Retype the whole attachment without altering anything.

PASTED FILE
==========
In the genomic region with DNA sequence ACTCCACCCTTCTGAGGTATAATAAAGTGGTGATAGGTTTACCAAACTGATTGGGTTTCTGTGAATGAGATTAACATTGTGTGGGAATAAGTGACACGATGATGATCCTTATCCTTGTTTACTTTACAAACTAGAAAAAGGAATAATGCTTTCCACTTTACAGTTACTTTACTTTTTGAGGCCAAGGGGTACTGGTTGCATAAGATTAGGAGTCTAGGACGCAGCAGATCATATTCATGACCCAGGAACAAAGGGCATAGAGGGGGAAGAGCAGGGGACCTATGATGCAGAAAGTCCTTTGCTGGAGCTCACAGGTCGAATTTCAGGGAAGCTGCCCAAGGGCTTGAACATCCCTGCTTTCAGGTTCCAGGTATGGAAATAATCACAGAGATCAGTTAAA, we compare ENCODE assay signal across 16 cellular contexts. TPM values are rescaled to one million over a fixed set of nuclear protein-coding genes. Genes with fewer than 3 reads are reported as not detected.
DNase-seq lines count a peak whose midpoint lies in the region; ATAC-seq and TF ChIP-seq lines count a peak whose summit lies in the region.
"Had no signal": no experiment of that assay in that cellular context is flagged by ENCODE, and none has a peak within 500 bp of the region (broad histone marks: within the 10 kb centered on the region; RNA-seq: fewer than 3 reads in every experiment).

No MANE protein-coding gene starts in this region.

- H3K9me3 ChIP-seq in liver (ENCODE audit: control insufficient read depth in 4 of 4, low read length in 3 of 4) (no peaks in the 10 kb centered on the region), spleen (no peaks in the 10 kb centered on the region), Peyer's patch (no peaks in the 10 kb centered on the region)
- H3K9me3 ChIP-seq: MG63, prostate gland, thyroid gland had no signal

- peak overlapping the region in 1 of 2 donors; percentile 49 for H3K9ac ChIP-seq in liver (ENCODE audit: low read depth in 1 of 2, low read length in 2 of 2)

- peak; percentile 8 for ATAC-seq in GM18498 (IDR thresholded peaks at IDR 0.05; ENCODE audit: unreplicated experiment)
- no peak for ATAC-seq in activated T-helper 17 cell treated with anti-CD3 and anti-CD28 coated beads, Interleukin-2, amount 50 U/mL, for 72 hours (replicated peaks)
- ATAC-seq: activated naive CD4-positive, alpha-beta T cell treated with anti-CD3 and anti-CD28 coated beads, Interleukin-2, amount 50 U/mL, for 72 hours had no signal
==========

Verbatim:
In the genomic region with DNA sequence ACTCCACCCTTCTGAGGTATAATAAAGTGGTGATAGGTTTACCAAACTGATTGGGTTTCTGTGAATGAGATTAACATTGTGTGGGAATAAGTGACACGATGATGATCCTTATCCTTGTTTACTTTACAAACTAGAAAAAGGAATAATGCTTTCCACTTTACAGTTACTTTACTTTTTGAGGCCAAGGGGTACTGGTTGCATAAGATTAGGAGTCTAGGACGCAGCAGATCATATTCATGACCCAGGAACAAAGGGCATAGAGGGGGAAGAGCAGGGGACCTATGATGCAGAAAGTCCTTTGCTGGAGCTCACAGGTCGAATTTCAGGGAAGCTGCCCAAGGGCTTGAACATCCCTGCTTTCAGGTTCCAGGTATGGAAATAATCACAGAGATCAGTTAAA, we compare ENCODE assay signal across 16 cellular contexts. TPM values are rescaled to one million over a fixed set of nuclear protein-coding genes. Genes with fewer than 3 reads are reported as not detected.
DNase-seq lines count a peak whose midpoint lies in the region; ATAC-seq and TF ChIP-seq lines count a peak whose summit lies in the region.
"Had no signal": no experiment of that assay in that cellular context is flagged by ENCODE, and none has a peak within 500 bp of the region (broad histone marks: within the 10 kb centered on the region; RNA-seq: fewer than 3 reads in every experiment).

No MANE protein-coding gene starts in this region.

- H3K9me3 ChIP-seq in liver (ENCODE audit: control insufficient read depth in 4 of 4, low read length in 3 of 4) (no peaks in the 10 kb centered on the region), spleen (no peaks in the 10 kb centered on the region), Peyer's patch (no peaks in the 10 kb centered on the region)
- H3K9me3 ChIP-seq: MG63, prostate gland, thyroid gland had no signal

- peak overlapping the region in 1 of 2 donors; percentile 49 for H3K9ac ChIP-seq in liver (ENCODE audit: low read depth in 1 of 2, low read length in 2 of 2)

- peak; percentile 8 for ATAC-seq in GM18498 (IDR thresholded peaks at IDR 0.05; ENCODE audit: unreplicated experiment)
- no peak for ATAC-seq in activated T-helper 17 cell treated with anti-CD3 and anti-CD28 coated beads, Interleukin-2, amount 50 U/mL, for 72 hours (replicated peaks)
- ATAC-seq: activated naive CD4-positive, alpha-beta T cell treated with anti-CD3 and anti-CD28 coated beads, Interleukin-2, amount 50 U/mL, for 72 hours had no signal